use........more on terminals later.
There are three basic style of terminal used in auto electrics.
Spade.........Bullet.........Eyelet or Ring.
Now Iím very biased when it comes to terminals. I donít like those coloured
plastic ones I think they look awful but they are easy to use and easily
available. If you can get the Lucas or Ripaults terminals and covers they will
give you a more professional finish also they are more reliable and donít
overheat. But what ever, do get the right ones.
Bullets come generally in one O.D. size but do come in various I.D. sizes to fit
the cables used.
Spade or Lucar terminals come in a variety of blade and cable sizes from 2.8mm
to 9.5mm blades the two most commonly used are 6.3mm and for the big stuff
Eyelet or ring come in all sorts of sizes to fit a variety of cables and screws
As I said before use only cables designed for automotive use. Do not use
household wiring...you will regret it.
The job of the cable is to convey electrical energy and the big problem here is
resistance over current. All metal has a resistance (ok! what clever clogs is
going to point out super conductors?)
and the object of the lesson is to minimise the resistance, So use the right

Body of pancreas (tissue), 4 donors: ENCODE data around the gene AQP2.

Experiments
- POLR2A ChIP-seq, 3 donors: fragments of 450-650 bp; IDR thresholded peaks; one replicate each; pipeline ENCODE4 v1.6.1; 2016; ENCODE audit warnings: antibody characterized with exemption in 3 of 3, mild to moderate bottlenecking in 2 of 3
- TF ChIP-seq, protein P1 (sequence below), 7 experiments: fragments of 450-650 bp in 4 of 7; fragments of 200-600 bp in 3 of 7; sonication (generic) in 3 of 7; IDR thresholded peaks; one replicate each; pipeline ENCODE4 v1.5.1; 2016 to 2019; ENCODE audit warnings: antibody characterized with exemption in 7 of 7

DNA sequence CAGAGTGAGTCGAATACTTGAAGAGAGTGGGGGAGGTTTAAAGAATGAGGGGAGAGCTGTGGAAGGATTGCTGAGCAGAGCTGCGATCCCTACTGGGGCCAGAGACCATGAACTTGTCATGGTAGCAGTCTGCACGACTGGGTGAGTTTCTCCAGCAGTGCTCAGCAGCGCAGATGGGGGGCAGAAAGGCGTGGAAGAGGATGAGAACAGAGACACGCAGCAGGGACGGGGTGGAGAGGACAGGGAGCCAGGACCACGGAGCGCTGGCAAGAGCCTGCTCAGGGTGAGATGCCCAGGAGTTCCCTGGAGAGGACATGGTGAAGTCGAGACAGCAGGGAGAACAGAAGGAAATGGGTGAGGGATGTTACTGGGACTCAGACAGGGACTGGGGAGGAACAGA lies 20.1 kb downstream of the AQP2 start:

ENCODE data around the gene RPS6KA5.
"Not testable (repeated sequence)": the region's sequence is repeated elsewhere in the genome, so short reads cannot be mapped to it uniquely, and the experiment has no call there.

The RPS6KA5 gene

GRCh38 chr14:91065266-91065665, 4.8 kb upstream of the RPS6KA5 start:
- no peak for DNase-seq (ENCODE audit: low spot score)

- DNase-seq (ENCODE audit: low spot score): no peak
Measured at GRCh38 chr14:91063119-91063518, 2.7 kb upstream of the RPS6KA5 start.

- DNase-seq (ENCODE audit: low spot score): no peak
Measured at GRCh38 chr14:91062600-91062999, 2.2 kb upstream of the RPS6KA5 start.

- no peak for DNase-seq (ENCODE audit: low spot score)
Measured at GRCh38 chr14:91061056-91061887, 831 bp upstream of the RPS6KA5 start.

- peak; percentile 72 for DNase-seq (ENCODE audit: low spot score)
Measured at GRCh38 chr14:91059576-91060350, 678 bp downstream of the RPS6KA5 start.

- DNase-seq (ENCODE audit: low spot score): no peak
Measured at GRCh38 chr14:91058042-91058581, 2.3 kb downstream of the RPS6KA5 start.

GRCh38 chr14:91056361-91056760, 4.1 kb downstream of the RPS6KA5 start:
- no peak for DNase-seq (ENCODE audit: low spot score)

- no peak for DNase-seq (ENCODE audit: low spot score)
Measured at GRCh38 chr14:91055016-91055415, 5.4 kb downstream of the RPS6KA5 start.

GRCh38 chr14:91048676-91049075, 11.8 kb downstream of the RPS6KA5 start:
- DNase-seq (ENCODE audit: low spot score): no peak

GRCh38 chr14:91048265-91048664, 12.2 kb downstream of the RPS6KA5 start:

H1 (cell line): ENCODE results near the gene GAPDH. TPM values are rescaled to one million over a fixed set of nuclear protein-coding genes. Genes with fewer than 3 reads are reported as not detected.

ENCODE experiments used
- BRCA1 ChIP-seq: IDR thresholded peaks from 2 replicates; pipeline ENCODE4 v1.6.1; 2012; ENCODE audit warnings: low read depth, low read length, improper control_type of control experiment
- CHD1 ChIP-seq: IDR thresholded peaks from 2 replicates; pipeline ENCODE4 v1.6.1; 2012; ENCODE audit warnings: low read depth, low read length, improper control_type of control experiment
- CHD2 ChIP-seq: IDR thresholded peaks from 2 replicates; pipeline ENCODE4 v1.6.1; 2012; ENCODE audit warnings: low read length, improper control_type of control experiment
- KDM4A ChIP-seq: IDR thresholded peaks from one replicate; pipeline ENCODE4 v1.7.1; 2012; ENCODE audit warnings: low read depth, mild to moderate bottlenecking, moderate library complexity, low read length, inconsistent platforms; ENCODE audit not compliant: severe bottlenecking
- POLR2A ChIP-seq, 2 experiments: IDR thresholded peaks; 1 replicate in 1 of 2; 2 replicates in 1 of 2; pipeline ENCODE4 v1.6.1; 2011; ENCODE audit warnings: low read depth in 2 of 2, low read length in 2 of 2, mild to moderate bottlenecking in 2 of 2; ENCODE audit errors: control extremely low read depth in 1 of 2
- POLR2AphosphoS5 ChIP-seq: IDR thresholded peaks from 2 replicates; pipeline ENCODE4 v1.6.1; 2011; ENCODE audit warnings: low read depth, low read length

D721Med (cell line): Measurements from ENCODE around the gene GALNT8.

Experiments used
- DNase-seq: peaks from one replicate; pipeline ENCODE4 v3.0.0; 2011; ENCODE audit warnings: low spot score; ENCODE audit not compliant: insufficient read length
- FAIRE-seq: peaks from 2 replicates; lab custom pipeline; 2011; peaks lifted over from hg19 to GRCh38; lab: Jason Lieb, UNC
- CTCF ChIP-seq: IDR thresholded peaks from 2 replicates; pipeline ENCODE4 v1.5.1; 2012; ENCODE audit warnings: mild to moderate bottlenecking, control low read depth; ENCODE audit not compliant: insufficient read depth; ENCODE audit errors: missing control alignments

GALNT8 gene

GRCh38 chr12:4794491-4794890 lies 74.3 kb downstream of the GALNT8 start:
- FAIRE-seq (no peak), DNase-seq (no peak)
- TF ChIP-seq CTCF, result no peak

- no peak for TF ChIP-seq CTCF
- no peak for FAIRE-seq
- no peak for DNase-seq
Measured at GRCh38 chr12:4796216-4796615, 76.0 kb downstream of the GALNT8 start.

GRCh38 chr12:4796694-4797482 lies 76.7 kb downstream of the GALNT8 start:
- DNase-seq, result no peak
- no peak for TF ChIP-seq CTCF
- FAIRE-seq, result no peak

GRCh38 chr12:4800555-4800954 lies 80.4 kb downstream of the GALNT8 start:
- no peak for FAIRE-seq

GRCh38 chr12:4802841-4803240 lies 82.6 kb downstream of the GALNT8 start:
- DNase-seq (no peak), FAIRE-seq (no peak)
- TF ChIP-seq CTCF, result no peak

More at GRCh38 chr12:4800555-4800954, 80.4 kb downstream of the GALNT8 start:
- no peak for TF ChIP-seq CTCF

size cable for the job here is a brief list of what can do what. Iíve included
the old style sizes as well.
These cable sizes are just about the only ones you are going to need so I
suggest you get a reel of each plus one reel of black 1mm. You wont need the 6mm
unless you are going to do a complete rewire. As for colours well it would be
wise use a different colour for each job and indeed the Lucas colour code is
just about the best there is but are you really going to order 30+ reels of
cable just to get a few feet of each colour. Basically so long as you know what
wire does what then youíll be ok but here is the very basic body colour
- 9/030 0.65mm : gauges, side lights, interior lights.
- 14/030 1 mm : brake and reversing lights, wipers, indicators,
light duty sub feeds.
- 28/030 2 mm : head lights, ignition, horns, radiator fans,
medium duty sub feeds .
- 84/030 6 mm : alternator main feed, main power feed to
- Brown main electrical input feed and charging circuit.
- Blue head lights
- Green fused ignition circuits, indicators, brake lights,
- white unfused ignition circuits
- Red side lights, dash lights.
- Mauve horns, interior lights.
- Black earth THIS IS IMPORTANT: KEEP ONLY AND ALL EARTHS BLACK
THEN ANY OTHER COLOUR YOU TREAT AS POTENTIALLY LIVE.
Tie wraps or cable ties are must to have.
Adhesive electrical insulating tape.
Harness tape. Now this stuff is the only tape you should use to wrap a
harness in. Basically its the electrical insulating tape but without the
adhesive and is the tape most manufacturers use. Do not use the adhesive tape
otherwise after a while itíll start to undo, and it leaves a sticky residue
behind which you cannot get off so please be warned!
Heat shrink sleeving. It is absolutely invaluable and comes in all sizes. This
is the stuff that shrinks to up to a third of itís original size when heated.
You can use a small hot air gun or a gas cigarette lighter to shrink the